"Somewhere, on an 8mm cassette, buried under a pile of dusty artifacts in my parents’ garage, lies an old home movie taken on a family trip to Yosemite. I am operating the camcorder.
"I can’t see anything! It isn’t working!"
“Did you push the button?” my father asks. “Is the red light on?”
I am trying to film a waterfall. I want to narrate it like a nature documentary on TV.
"It’s all black!"
In my memory, my parents keep walking away from me up the trail as my frustration turns to panic. I still can’t see anything. It still isn’t working.
Then, a stranger’s voice: “The lens cap is on.”
The arrival of a video camera in our household coincided with the arrival of my younger brother and older sister, distant cousins who joined our family after their mother died. Despite the upheaval in all of our lives, and the lasting joys and conflicts that ensued, our home movies from that time are fairly unremarkable. These days, we can quickly capture most any moment on our phone and immediately share it via e-mail, so it might seem to strange to remember that, back then, home movies took a lot more planning—and the footage was often much more boring as a result. There’s a forced singalong around the piano at Christmas time; there’s my sister rolling her eyes at my father’s, “Tell the folks at home what you’re doing!” There’s a different trip to Yosemite, this time in winter: all of us sledding down small, self-made hills, trying to enact a scene worthy of America’s Funniest Home Videos. We never stood a chance, our “bloopers” end in giggles and our cries for help ring false.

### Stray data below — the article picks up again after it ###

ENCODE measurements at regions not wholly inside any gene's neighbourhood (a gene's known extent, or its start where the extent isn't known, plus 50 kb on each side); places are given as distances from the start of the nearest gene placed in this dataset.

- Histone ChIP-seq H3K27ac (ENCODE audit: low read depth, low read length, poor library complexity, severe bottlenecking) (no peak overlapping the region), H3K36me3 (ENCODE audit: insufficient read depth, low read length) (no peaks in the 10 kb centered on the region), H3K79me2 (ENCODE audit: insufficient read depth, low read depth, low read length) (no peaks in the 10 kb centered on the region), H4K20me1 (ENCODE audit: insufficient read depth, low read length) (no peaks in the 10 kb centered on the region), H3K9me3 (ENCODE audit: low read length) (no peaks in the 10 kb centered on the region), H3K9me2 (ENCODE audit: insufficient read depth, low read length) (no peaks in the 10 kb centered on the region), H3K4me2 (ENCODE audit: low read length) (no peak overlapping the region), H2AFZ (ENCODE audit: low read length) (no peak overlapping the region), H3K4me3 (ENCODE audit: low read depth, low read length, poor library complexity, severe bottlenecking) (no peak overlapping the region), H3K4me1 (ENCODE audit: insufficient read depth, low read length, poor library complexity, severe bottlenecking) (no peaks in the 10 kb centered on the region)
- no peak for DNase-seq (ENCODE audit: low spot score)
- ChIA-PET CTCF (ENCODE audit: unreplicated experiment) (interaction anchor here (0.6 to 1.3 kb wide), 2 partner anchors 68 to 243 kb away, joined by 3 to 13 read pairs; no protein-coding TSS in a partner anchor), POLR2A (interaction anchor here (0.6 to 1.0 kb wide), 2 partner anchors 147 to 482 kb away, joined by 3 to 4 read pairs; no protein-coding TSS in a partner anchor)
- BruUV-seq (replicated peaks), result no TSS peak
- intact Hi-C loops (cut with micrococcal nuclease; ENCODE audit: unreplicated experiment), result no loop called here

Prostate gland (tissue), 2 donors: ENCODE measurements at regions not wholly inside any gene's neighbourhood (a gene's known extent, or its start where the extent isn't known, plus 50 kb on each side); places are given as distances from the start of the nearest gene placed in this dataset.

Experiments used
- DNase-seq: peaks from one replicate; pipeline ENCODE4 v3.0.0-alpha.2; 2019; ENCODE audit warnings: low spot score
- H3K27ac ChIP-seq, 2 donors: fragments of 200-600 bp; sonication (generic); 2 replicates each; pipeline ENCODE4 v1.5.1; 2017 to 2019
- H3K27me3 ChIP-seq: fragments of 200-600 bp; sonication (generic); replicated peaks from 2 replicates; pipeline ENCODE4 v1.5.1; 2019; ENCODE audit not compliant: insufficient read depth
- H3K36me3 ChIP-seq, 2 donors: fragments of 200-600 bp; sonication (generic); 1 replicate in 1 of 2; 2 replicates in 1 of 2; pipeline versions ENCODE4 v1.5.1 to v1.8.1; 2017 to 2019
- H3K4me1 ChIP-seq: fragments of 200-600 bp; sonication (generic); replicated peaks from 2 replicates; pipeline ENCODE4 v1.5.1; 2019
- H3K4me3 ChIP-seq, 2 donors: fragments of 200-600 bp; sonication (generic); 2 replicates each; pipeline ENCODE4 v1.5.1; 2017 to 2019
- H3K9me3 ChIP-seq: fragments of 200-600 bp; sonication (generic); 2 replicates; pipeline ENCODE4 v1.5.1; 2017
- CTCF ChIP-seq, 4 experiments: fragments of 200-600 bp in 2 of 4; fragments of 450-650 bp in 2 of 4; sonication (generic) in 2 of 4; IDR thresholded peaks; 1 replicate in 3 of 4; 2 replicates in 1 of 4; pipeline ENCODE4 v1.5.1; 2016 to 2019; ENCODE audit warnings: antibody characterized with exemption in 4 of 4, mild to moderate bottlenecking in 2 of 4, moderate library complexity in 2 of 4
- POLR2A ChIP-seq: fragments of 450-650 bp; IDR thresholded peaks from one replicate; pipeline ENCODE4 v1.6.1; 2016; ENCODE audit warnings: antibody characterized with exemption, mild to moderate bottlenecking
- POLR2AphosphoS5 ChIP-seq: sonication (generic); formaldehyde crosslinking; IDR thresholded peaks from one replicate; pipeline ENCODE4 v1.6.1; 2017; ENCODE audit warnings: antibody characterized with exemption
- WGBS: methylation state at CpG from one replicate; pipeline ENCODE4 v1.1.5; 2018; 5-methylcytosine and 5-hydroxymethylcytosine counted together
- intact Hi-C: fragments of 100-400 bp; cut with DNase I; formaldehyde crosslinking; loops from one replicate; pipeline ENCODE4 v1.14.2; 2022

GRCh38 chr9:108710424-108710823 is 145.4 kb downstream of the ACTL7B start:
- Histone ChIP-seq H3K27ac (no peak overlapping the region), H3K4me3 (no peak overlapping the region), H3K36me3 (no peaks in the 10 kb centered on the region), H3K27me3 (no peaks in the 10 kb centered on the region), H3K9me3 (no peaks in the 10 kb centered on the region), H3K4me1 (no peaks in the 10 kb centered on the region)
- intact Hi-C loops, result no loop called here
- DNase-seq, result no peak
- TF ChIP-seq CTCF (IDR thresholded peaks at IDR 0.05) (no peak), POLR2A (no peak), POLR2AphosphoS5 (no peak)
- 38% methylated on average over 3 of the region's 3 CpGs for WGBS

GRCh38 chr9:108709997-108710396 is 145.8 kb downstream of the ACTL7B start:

I wasn’t planning to write about my own family when writing about Stories We Tell, but, well, here we are. I’m certain I am remembering important details wrong, but even if I watched these home movies today, and recounted the events exactly as they occurred, my perception would surely differ from my siblings’. My truth about growing up in our patchwork family differs wildly from my older brother’s, but our two truths are much closer to each other than to the truths of our three younger brothers. We’ve argued over the details of what happened when we were young, but as adults it’s often easier to live in our isolated truths. Like many dysfunctional families (like all families, as the joke goes), we seem content to let the story lie. It can be hard, often painful, to interrogate family mythology in search of some unified truth.
Say “truth” enough times and it loses all its meaning.”